There is a distressing story of modern slavery in this feature in the Detroit Free Press but it is just one example of a human trafficking trend that sweeps thousands of individuals into servitude in the United States alone, and countless numbers internationally.

Eight in ten known trafficking cases involve the sex industry, which suggests that women are more likely to be enslaved than men (are the latter more subject to forced labour?). The worst of it is, however, that roughly half of those trafficked in the US are children. Teenage girls, for example, forced into prostitution and too terrified to run away.

According to the U.S. Department of Justice, human trafficking has become the second-fastest-growing criminal industry — just behind drug trafficking — with children accounting for roughly half of all victims. Of the 2,515 cases under investigation in the U.S. in 2010, more than 1,000 involved children.

The United Nations estimates it’s a $32-billion industry, with half of the money coming from industrialized countries.

Given that so many of the victims are minors, you would expect more of a public outcry — something equivalent to the headlines and in-depth reporting we have seen over the sexual abuse of children by priests. I did see an article in the New York Times recently by Nicholas Kristoff, but it was about girl sex slaves in south-east Asia, Thailand, I think.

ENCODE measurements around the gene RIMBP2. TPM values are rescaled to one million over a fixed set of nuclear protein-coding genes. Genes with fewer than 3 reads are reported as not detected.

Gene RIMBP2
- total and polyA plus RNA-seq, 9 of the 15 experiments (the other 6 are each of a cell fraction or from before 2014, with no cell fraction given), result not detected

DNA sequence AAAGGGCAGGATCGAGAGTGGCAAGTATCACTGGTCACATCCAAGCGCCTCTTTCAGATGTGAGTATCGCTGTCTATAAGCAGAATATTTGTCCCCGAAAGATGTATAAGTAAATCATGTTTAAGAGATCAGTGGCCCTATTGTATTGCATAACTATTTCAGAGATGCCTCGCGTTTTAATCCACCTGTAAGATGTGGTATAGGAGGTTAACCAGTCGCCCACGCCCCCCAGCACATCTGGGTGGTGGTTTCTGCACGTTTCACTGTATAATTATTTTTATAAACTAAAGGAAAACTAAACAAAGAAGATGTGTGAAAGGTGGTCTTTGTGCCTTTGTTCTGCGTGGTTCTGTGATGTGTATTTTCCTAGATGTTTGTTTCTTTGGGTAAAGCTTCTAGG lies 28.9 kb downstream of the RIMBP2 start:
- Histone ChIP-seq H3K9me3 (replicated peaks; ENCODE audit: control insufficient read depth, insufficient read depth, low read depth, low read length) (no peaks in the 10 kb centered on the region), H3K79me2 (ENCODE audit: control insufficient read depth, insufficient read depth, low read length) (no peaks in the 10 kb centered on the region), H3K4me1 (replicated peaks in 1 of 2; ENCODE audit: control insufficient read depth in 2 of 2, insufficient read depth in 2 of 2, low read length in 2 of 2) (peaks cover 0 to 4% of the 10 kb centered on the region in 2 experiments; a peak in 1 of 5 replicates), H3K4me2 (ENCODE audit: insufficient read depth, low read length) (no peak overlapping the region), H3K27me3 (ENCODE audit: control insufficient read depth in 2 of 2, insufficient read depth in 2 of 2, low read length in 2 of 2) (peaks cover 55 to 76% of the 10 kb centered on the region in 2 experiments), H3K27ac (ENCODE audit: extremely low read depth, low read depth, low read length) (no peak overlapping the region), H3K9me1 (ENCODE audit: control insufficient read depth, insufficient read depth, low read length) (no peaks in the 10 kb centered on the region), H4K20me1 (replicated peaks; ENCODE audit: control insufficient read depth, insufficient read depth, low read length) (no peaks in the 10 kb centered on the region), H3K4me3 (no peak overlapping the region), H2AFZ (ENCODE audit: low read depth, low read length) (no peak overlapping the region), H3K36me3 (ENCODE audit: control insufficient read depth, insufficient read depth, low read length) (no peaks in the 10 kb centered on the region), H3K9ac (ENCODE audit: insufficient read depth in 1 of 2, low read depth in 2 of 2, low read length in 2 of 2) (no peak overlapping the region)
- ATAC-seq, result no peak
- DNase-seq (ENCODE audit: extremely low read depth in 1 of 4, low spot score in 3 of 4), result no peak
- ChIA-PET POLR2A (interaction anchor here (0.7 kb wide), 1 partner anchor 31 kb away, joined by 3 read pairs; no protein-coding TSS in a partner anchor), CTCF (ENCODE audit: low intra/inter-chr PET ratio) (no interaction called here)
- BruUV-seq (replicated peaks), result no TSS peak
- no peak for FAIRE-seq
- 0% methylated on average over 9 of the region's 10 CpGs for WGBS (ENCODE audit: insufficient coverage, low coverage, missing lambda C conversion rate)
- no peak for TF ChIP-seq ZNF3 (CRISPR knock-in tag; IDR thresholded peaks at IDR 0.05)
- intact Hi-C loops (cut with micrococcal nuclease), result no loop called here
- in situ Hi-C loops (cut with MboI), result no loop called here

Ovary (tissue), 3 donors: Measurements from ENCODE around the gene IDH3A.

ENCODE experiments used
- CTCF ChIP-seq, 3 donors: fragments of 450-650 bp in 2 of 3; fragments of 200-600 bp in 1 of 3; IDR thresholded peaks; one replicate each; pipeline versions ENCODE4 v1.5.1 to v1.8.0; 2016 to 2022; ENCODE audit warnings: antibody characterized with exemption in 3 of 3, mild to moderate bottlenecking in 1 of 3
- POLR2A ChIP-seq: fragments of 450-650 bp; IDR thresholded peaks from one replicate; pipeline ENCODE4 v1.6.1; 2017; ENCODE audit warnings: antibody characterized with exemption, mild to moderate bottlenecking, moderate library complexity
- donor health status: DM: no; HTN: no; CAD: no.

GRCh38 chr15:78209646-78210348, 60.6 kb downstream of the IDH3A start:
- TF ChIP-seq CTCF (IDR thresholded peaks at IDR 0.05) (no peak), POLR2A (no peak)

What about a big, NYT-led campaign in the States to flush out the prostitution ring bosses and their pimps?

It strikes me that this dreadful trend has grown, like the drug trade, because of demand.

As long as sexual appetites are stoked by movies, advertising and the internet there will be money to be made in luring and forcing women into this horrible slavery. Another factor that makes this easier is the tolerance of many countries for prostitution as a legitimate form of work. Absolute humbug.

As for the abuse of domestic (and other) workers, there is obviously a culture in some countries that should be challenged by human rights organisations, especially the UN, and by the countries that have diplomatic and trade dealings with them. It is scandalous if political and commercial considerations are pushing basic human rights violations into the background.

Illegal immigration contributes to the labour trafficking problem in the states and elsewhere. The freeing up of immigration laws would address this, even though it is politically unpopular. Demand for dirt-cheap labour must help to drive this problem too.

Carolyn Moynihan

Carolyn Moynihan is the former deputy editor of MercatorNet